His approach takes into account the dynamics of the whole family, recognizing that a parent's anger or inability to connect can further traumatize the child.
Post was himself an adopted and disruptive child. Now, at the Post Institute for
Family-Centered Therapy and in workshops around the country,
he helps parents learn to provide the brain-shaping experiences their children
Bryan thinks that a
parent's own attachment issues can get in the way of seeing that a child's
out-of-control behavior comes from fear, not, as it often seems, from
maliciousness, defiance, or an evil nature. Once parents can remove
their own fears from the relationship, it's easier for them to heal the child's
fear. Sessions with parents begin with whatever behaviors or problems seem most
critical to them. While the end goal certainly is to help the child develop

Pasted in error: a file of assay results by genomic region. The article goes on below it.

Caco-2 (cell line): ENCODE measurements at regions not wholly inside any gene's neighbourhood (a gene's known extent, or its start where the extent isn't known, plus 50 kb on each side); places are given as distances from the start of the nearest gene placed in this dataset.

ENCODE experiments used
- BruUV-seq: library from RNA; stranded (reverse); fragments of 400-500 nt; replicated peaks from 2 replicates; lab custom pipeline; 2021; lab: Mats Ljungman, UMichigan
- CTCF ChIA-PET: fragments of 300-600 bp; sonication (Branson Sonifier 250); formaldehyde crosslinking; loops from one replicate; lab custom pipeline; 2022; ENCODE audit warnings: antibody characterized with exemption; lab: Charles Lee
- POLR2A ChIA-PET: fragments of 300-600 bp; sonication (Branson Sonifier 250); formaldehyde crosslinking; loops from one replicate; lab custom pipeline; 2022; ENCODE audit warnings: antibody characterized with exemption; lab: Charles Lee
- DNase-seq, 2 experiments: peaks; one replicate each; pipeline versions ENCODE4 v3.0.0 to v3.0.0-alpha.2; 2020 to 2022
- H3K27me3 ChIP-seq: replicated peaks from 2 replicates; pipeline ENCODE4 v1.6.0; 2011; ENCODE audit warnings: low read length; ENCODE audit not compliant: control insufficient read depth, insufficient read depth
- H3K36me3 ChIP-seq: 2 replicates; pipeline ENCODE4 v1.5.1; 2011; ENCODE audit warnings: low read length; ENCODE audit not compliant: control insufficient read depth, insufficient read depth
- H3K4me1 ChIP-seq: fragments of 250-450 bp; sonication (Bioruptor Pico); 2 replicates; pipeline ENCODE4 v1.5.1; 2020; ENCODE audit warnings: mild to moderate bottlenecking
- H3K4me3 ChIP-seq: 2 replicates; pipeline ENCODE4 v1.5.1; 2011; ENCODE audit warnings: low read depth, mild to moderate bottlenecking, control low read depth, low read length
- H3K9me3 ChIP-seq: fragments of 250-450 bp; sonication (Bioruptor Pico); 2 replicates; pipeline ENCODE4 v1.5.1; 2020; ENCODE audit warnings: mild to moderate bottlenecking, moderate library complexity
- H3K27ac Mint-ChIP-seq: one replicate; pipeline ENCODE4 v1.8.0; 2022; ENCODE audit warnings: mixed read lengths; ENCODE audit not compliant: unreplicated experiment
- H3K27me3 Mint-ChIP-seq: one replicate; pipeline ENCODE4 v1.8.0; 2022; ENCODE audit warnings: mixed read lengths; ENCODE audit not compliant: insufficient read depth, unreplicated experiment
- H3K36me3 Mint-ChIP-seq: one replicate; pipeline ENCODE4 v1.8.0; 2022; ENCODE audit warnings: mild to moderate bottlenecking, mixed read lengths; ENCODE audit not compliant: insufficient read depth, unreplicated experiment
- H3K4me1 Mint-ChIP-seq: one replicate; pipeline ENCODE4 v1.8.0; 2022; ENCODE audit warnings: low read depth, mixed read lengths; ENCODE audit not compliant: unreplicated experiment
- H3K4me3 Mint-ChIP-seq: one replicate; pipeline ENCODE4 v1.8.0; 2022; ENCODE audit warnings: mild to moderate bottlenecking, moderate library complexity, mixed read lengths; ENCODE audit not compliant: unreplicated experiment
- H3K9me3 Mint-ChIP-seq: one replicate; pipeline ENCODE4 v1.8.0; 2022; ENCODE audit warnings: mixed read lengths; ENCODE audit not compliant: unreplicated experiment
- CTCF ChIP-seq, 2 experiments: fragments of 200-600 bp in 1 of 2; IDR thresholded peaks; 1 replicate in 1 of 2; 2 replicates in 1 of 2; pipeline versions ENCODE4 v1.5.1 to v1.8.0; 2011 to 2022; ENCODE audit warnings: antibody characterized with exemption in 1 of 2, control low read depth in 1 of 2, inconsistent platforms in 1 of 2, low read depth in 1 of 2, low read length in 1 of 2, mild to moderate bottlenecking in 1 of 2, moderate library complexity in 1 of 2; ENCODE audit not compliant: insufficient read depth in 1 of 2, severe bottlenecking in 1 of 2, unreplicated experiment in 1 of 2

into a loving, happy, and responsible member of the family, these first steps
are as much about guiding the parents into a deeper understanding of
themselves.In interviewed Bryan and included his work in my book. Since then, his model has evolved to include the new science of oxytocin and bonding. In fact, he and I are collaborating on a new book, tentatively titled Oxytocin Parenting.
Whether you are parent to a child who's been diagnosed with a disorder like RAD or Oppositional Defiance Disorder, or are looking for a better way to parent, Bryan has practical approaches that help you create better bonds with your children -- which leads to better behavior and a happier home.You can learn how to use the new science of oxytocin and attachment to help your kid in a free webinar next Thursday, April 8, at 9 p.m. EDT. To reserve your spot, register at http://postinstitute.com/webinar/.
Bryan is an inspiring, emotional teacher. Joining him will be Helene Timpone, LCSW, who's an expert in parenting teen-aged girls. I highly recommend this event. And I'm honored that they will feature my book.